January 23, 2014 in Washington Voices

Gardening: Choose proper seeds for the best harvest

Pat Munts
 

Extra garden seeds need to be stored in a sturdy, rodent-proof container in a cool, dry place such as a garage, basement or cool room in the house. Stored correctly, they will remain viable for several years.
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It won’t be long now before the seed racks will start appearing at garden centers, nurseries and grocery stores. The garden catalogs have been laying on the reading stack since early December. With so many choices, how do you determine what to buy? Not all seeds are created equal.

For beginning gardeners, it’s better to start with a few well-chosen varieties you and your children like. This last point is important to your success. Children are attracted to gardening if for no other reason than they get to play in the dirt. Let them help pick their favorite vegetable to grow and you have a win-win situation.

Radishes and lettuce are good, fast-maturing crops to get them interested quickly. Sugar pod peas are a good choice because they can pick them right off the vine and eat them. Carrots and tomatoes are the late summer favorites. Let them help prepare them for dinner and I can almost guarantee that will be the first thing that disappears off their plate.

Pick varieties that are easy to grow and are for a short growing season. A few of these include lettuce, spinach, peas, bush beans, carrots, radishes and corn. It might be lots of fun to buy or order every variety of seed that catches your fancy, but it can be very frustrating for a beginner to keep track of everything. Besides, there are only so many plants that can fit into a given garden space. Talk to other gardeners, the Master Gardeners or the staff at your favorite garden store for recommendations.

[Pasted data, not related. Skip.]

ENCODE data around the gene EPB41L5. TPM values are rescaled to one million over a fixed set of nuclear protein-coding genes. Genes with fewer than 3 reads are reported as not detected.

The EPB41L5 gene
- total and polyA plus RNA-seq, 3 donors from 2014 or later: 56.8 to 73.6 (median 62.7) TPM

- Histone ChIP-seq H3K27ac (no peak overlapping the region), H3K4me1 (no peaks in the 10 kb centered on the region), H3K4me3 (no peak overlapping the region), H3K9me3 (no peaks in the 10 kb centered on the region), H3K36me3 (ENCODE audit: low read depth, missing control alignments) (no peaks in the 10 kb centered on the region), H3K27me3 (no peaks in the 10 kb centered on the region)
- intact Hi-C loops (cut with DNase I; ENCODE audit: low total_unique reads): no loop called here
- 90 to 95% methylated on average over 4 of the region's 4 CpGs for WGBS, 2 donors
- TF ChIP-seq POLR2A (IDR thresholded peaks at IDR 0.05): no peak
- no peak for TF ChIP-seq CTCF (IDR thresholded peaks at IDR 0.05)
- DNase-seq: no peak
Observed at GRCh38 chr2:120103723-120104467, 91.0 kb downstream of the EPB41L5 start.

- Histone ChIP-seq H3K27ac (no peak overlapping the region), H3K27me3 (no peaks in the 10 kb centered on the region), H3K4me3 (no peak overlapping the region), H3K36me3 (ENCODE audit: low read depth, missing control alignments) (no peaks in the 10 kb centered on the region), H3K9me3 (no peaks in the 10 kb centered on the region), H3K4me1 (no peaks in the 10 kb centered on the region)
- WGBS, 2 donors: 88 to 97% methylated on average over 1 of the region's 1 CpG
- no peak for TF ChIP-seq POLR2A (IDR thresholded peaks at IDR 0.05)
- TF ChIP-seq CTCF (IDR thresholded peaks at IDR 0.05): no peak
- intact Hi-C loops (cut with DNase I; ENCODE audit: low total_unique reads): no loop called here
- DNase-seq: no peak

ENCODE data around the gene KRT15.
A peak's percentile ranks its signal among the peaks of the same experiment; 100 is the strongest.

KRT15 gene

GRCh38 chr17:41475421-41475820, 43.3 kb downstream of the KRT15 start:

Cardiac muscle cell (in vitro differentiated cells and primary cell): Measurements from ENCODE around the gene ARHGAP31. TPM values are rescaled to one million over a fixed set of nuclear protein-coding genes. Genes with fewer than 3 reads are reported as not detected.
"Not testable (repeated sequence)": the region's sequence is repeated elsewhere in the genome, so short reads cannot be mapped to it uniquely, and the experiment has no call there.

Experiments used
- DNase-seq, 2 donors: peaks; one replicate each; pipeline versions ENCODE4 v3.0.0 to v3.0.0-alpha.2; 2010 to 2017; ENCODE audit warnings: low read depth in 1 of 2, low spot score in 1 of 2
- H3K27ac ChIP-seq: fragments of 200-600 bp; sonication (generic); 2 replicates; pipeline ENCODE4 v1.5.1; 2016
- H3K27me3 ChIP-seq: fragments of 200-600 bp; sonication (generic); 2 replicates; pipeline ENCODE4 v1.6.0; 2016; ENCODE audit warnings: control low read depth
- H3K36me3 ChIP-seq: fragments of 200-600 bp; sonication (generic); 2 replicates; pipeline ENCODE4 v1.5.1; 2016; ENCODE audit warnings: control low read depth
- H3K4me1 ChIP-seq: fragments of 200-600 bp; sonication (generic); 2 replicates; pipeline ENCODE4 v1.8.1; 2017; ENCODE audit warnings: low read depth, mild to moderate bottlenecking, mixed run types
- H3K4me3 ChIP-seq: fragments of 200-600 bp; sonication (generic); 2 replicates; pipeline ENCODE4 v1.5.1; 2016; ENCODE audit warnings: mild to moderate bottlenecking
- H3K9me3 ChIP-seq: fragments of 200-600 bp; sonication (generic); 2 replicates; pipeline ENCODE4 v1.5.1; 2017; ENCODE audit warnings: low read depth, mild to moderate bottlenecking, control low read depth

Expect to pay a fair price for quality seed. It might be tempting to buy inexpensive dollar packs of seed instead of the $2 to $3 packs of name-brand seed, but consider this: The higher-priced seed will likely have a higher and more consistent germination rate, larger seeds and fewer broken seeds. Good seed companies use quality growers to produce their seed, clean and sort out the largest seed and test them for germination rates. They will label packages with detailed planting instructions and the year they are packed for; in this case, 2014. My favorite places to buy seeds are from our locally owned garden centers and nurseries. My favorite Northwest-based seed catalogs include Ed Hume Seed, Territorial Seed, Irish Eyes and Nichols Garden Nursery. I also like Johnny’s Selected Seed because they specialize in short-season varieties and the catalog is almost as much a gardening reference manual as a seed catalog.

It is inevitable that you will buy more seed than you can use. Most seeds will remain viable for several years if stored properly. Keep the seed in the original package and store the packets in a rodent-proof container in a cool, dry place. I store mine in a wooden box with a heavy lid in a cupboard in the garage. So far the mice haven’t had a feast. A cool room or basement will also work.

Pat Munts has gardened in the Spokane Valley for more than 35 years. She can be reached at pat@inlandnw gardening.com.

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